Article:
I could list some websites where you could announce your game, but the process to find non-paying players is pretty much the same as the one to find paying players. That means I would just be duplicating the answers to "How can I promote my game?" and similar questions.
The problem with public beta tests is that they easily escalate to a PR event for the game, which can be a mistake if the product is not yet polished enough for the public. A professional studio would pay beta testers and have them sign an NDA which forbids them from talking about the game and all of its bugs and flaws, but I have the impression that this is outside of your budget constraints.
When it is just about stress testing your server technology, you might consider writing a headless bot to play your game and start a few hundred instances of that bot. The advantage of this is that you can easily scale the load accurately and also repeat your test with minimal organization overhead when you want to find out how some minor changes affect the overall performance. When you would like to simulate real-world network performance as well, you might want to take a look at the question "How can I simulate a bad internet connection for testing purposes?".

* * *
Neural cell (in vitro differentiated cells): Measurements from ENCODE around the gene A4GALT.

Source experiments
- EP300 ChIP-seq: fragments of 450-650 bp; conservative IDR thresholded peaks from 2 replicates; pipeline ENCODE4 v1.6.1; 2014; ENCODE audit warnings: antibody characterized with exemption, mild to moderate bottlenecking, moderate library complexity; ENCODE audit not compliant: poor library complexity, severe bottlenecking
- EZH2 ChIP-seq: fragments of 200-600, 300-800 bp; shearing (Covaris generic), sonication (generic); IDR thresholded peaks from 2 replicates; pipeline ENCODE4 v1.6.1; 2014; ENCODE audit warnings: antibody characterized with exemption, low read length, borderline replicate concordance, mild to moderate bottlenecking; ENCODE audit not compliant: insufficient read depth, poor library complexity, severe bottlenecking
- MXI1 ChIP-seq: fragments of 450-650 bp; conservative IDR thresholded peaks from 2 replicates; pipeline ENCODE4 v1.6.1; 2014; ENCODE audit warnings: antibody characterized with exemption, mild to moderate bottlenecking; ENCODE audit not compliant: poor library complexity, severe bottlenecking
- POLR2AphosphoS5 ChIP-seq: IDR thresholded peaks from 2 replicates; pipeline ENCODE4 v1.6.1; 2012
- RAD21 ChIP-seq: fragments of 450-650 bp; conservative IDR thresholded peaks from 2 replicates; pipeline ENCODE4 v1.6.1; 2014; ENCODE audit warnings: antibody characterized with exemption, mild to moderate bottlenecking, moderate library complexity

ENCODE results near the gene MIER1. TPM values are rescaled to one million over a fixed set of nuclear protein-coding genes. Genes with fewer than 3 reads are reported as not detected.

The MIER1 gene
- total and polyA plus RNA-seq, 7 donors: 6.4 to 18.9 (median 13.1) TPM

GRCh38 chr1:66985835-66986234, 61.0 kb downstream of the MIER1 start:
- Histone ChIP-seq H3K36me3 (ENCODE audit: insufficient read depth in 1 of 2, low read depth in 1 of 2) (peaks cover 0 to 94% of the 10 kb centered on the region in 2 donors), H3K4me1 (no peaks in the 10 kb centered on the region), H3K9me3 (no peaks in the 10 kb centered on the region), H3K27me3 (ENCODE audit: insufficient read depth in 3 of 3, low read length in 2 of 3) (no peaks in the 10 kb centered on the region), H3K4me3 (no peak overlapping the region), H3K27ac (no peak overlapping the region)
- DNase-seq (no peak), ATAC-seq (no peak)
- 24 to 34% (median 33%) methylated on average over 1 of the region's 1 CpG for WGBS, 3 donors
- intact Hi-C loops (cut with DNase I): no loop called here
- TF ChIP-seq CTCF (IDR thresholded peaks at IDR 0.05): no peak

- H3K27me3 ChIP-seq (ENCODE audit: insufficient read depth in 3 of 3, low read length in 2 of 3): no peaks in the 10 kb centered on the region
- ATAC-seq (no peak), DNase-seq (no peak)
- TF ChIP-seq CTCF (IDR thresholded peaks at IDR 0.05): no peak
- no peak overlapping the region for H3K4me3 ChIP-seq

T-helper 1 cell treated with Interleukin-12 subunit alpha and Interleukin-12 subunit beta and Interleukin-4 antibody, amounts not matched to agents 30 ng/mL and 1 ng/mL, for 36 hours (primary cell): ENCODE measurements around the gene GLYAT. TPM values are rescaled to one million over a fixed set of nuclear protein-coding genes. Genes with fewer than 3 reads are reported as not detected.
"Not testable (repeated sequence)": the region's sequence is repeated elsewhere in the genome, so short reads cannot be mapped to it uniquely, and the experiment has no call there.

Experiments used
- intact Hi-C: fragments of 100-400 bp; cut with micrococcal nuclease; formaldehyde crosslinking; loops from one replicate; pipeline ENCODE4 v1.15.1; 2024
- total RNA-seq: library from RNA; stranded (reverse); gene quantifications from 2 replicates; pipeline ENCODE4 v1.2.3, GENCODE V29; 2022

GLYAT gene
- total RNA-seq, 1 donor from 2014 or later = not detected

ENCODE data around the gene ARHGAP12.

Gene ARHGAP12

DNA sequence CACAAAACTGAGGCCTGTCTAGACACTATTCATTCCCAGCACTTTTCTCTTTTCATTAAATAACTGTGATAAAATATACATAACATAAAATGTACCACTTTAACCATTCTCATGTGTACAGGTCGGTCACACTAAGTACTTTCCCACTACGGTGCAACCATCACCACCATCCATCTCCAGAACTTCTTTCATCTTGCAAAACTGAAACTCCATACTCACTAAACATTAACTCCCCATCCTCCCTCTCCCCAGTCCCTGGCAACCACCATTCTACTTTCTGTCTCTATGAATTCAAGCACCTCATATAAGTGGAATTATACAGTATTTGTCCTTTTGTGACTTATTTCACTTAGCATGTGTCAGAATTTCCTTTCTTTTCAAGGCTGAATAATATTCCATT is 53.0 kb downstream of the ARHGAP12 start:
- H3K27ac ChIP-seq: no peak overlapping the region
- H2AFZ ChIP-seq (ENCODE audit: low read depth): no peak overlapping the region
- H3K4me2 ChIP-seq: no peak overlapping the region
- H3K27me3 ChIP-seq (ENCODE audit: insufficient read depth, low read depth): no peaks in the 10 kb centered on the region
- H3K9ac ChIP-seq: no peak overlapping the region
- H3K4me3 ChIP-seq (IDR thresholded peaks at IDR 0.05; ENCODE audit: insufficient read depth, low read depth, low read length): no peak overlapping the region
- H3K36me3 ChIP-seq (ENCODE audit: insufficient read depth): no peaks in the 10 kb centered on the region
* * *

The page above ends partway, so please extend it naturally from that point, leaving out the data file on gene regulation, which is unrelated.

It can sometimes be hard to accurately simulate player behavior, because players sometimes behave in ways which are hard to predict for the developer which might result in far different server load than expected. That's why it is a good idea to have a small circle of testers you trust personally whose behavior you can use as a basis for your bots behavior.